Stars Fell on Stockton - 1963
November 22nd, Dallas, and the man in the motorcade they call The President
is in his last minute. Five thousand miles away on the stage of the Stockton
Globe, Jimmy Tarbuck, popular compere, prowls in the spotlight.
“Four young lads from Liverpool, where else?” he crows, only
for his words to drown in a sea of screams as one of the four sticks his
Chelsea boot through the crack in the curtain. Fidgeting on the lip of
my tip up seat, ten years old and flanked by my sisters, I feel I’m
about to explode.
“John!”...Tarby kicks into countdown.
Back in Dallas the hired assassin introduces warm cheek to cool metal
stock and settles to deadly stillness, a Praying Mantis over a gun. Only
the barrel moves. Kennedy’s munificent waving hand blurs across
the north east quadrant of the sights.
His magnificent brain rides the epicentre, primed to implode.
The killer’s forefinger tightens upon the trigger.
The trigger starts to move. Fate’s swollen waters sway in awesome
The world holds its breath.
I feel like I’m gonna die.
With the crack of a marksman’s shot, and the opening
chugga-chugga of Twist and Shout, time releases its breath and the scream
seems to last forever. This is history in full flood, a moment in carnage.
In a slomo blur of black & white, the President’s head flips
back onto the open top, riding in the wrong direction on a CIA bullet.
Blasted back into my bucket seat, riddled with rock and roll, my life
has just begun. I’m rafting the white water of adrenaline.
John’s right in front of me, wrenching out words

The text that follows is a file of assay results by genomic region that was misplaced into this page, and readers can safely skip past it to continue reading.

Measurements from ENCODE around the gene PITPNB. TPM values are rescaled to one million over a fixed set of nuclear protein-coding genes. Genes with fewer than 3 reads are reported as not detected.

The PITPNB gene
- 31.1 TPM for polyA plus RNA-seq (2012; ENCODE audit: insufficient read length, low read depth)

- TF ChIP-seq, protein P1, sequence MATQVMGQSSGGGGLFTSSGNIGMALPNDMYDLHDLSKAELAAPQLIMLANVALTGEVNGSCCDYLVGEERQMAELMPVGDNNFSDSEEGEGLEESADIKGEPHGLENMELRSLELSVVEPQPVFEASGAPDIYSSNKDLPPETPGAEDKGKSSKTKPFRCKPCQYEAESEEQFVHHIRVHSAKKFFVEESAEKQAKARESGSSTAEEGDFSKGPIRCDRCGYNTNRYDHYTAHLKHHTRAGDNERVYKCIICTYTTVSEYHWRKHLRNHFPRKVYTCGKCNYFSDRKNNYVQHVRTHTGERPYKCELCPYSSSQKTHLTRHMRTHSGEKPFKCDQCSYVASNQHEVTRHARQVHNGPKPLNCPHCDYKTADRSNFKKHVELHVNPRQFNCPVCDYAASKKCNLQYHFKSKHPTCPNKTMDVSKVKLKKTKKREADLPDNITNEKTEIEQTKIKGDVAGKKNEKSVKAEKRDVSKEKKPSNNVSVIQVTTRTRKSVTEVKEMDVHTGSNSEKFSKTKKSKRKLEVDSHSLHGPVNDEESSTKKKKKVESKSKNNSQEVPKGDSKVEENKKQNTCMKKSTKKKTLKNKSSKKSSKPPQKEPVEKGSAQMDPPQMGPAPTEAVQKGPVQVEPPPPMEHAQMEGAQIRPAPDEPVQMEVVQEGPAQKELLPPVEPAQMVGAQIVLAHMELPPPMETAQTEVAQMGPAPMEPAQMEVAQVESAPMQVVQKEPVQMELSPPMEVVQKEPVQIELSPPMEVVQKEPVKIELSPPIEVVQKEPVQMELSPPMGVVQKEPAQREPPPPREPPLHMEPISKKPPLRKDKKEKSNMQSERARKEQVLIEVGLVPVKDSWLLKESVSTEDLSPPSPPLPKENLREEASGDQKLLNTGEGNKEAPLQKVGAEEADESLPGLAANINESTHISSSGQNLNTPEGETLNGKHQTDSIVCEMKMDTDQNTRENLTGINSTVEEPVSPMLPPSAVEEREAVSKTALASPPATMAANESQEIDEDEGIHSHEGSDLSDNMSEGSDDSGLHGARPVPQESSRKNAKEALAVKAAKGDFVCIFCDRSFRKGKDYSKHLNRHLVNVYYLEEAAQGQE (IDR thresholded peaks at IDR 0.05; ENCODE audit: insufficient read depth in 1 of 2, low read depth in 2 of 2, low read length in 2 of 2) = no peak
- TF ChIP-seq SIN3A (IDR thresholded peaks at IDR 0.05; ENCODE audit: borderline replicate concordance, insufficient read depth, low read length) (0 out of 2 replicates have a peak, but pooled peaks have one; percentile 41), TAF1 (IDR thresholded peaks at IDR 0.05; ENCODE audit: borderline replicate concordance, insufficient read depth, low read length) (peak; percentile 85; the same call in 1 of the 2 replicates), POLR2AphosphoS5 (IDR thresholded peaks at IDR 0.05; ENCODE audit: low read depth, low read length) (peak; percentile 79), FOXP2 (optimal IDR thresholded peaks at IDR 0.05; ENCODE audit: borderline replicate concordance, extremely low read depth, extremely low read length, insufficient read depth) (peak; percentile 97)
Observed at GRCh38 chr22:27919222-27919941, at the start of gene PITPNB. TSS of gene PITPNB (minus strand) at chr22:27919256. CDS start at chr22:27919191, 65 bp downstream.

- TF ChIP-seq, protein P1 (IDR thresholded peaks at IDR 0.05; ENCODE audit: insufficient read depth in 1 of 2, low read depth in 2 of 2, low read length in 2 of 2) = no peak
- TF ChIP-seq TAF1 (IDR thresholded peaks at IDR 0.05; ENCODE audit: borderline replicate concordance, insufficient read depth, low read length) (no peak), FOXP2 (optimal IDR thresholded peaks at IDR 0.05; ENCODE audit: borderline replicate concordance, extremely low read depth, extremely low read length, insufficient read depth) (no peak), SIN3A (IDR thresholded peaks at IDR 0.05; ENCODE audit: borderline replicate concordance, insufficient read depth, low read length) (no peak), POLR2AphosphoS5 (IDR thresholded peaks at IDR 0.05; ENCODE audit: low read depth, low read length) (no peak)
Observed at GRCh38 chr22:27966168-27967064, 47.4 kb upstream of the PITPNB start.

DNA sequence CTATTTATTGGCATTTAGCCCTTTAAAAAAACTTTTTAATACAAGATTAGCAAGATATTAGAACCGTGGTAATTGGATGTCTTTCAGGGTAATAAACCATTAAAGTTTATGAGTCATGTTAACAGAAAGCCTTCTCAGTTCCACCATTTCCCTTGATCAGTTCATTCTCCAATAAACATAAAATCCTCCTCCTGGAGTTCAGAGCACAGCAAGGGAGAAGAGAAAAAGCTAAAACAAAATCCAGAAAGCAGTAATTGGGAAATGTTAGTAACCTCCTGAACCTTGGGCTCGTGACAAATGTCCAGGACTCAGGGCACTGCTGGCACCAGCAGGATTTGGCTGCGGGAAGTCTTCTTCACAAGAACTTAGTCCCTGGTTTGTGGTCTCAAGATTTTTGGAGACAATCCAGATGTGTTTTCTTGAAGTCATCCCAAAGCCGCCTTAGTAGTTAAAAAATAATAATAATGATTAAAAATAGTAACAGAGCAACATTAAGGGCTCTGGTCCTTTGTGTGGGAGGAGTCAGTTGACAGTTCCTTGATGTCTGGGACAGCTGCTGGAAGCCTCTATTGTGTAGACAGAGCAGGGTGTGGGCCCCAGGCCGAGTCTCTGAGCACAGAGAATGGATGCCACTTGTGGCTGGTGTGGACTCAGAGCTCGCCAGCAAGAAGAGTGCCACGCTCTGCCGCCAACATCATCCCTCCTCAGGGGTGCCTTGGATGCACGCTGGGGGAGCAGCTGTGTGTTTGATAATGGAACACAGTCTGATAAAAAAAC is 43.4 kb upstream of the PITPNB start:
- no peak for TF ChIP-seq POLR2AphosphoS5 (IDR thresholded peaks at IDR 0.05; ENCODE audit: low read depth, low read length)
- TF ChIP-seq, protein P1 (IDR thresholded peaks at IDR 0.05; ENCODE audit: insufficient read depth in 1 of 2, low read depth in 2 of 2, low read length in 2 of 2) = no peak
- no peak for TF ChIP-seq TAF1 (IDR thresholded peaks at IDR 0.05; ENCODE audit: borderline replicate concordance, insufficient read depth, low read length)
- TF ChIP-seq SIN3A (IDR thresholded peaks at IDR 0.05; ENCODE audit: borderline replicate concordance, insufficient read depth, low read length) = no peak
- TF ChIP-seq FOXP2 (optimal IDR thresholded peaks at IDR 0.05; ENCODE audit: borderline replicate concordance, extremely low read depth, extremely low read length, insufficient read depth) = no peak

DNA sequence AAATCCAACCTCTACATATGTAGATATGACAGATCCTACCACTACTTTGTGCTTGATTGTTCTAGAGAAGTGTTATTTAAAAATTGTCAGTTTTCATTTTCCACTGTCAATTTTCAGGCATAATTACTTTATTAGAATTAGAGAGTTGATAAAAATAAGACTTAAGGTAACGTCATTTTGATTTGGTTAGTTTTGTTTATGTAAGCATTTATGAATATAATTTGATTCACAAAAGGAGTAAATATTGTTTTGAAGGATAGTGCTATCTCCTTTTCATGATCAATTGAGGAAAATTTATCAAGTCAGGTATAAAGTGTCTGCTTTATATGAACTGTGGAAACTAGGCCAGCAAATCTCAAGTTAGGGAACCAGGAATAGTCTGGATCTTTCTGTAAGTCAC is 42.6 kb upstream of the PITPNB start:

like tortured metal and pulling stupid faces. Paul’s on the left,
his violin bass pointing up at his eyebrow, which he arches in mock innocence,
maliciously stirring the soup of screams. George commutes between the
two, his shiny Gretch black as a Cadillac. A big guitar. A big, slow grin.
Big hair. Ringo’s on the drum riser behind his grey Ludwig kit,
Beatles logo on his bass drum, fringe flopping down every time he hits
Matching hair, matching suits, matching amps – though Paul’s
was bigger – Wizard of Oz lighting, electric guitars and the world
at their feet.
Biting on my fist I check the sisters. Ros is sobbing, Corky wailing ‘George!’
hand outstretched in supplication.
The Beatles do the ‘ooo’ thing they nicked from Little Richard,
sending a tidal wave through the soup and another batch of fainted girls
into the arms of the St John’s Ambulance Brigade in the aisles.
“Shurrup!” yells John, the hard knock.
“Could you just perhaps, you know,” asks Paul, reasonably,
“just scream a little quieter, so we can hear what we’re doing?”
The eyebrow arches fatally.
“We’ve written another….SHURRUP!…we’ve written
another song. For Ringo! But he hasn’t learnt it yet, ‘ave
“Can I just say,” says Paul, “would you mind not throwing
any more jellybabies?” “We’ve had lots and lots and
lots of jellybabies and we don’t like them anymore.”
“This is the last one!”
“Cos we can’t hear ourselves!”
“It’s our new single.”
“We ‘ope you like it as much as the larst one.” John
the sarcastic, John the hardcase, John the clown.
“It’s called I Wanna Hold Your Hand.”
Starry eyed I crawled from the wreckage, an avalanche of screams ringing
in my ears. From Dallas emanated a cavalcade of sirens to freeze time
itself to the spot.
Dad picked us up, grave-faced with the news, but who cared? His Old World
was as dead as a Kennedy.
My baby heart was beating in four/four and the future had a soundtrack.